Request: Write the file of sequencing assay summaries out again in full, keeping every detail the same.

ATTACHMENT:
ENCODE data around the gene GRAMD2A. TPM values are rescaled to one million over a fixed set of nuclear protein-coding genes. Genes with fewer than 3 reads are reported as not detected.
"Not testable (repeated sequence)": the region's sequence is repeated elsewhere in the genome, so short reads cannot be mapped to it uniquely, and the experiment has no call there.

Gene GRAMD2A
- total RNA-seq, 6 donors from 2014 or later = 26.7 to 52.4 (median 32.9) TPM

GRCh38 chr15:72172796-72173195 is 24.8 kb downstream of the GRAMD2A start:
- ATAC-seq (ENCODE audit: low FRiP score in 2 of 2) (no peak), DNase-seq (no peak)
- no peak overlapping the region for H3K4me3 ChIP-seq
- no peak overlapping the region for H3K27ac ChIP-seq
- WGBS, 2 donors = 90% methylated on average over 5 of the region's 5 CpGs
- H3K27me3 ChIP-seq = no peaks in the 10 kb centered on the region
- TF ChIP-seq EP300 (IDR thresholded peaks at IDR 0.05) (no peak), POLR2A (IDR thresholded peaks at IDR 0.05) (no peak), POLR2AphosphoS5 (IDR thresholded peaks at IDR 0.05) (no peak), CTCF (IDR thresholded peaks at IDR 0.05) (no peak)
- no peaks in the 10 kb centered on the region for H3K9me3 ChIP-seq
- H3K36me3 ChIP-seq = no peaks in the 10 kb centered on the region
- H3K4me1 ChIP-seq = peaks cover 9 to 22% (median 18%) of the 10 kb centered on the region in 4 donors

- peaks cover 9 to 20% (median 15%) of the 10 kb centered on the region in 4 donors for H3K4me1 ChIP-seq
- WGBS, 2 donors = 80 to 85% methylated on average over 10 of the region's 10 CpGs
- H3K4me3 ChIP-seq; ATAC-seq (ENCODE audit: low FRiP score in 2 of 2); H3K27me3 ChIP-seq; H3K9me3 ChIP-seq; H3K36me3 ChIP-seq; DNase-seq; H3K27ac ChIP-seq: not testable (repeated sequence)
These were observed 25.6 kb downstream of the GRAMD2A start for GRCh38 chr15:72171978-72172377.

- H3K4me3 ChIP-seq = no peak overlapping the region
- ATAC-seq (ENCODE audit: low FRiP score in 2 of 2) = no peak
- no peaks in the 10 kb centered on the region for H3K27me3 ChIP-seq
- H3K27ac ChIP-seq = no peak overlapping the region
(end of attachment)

ENCODE data around the gene GRAMD2A. TPM values are rescaled to one million over a fixed set of nuclear protein-coding genes. Genes with fewer than 3 reads are reported as not detected.
"Not testable (repeated sequence)": the region's sequence is repeated elsewhere in the genome, so short reads cannot be mapped to it uniquely, and the experiment has no call there.

Gene GRAMD2A
- total RNA-seq, 6 donors from 2014 or later = 26.7 to 52.4 (median 32.9) TPM

GRCh38 chr15:72172796-72173195 is 24.8 kb downstream of the GRAMD2A start:
- ATAC-seq (ENCODE audit: low FRiP score in 2 of 2) (no peak), DNase-seq (no peak)
- no peak overlapping the region for H3K4me3 ChIP-seq
- no peak overlapping the region for H3K27ac ChIP-seq
- WGBS, 2 donors = 90% methylated on average over 5 of the region's 5 CpGs
- H3K27me3 ChIP-seq = no peaks in the 10 kb centered on the region
- TF ChIP-seq EP300 (IDR thresholded peaks at IDR 0.05) (no peak), POLR2A (IDR thresholded peaks at IDR 0.05) (no peak), POLR2AphosphoS5 (IDR thresholded peaks at IDR 0.05) (no peak), CTCF (IDR thresholded peaks at IDR 0.05) (no peak)
- no peaks in the 10 kb centered on the region for H3K9me3 ChIP-seq
- H3K36me3 ChIP-seq = no peaks in the 10 kb centered on the region
- H3K4me1 ChIP-seq = peaks cover 9 to 22% (median 18%) of the 10 kb centered on the region in 4 donors

- peaks cover 9 to 20% (median 15%) of the 10 kb centered on the region in 4 donors for H3K4me1 ChIP-seq
- WGBS, 2 donors = 80 to 85% methylated on average over 10 of the region's 10 CpGs
- H3K4me3 ChIP-seq; ATAC-seq (ENCODE audit: low FRiP score in 2 of 2); H3K27me3 ChIP-seq; H3K9me3 ChIP-seq; H3K36me3 ChIP-seq; DNase-seq; H3K27ac ChIP-seq: not testable (repeated sequence)
These were observed 25.6 kb downstream of the GRAMD2A start for GRCh38 chr15:72171978-72172377.

- H3K4me3 ChIP-seq = no peak overlapping the region
- ATAC-seq (ENCODE audit: low FRiP score in 2 of 2) = no peak
- no peaks in the 10 kb centered on the region for H3K27me3 ChIP-seq
- H3K27ac ChIP-seq = no peak overlapping the region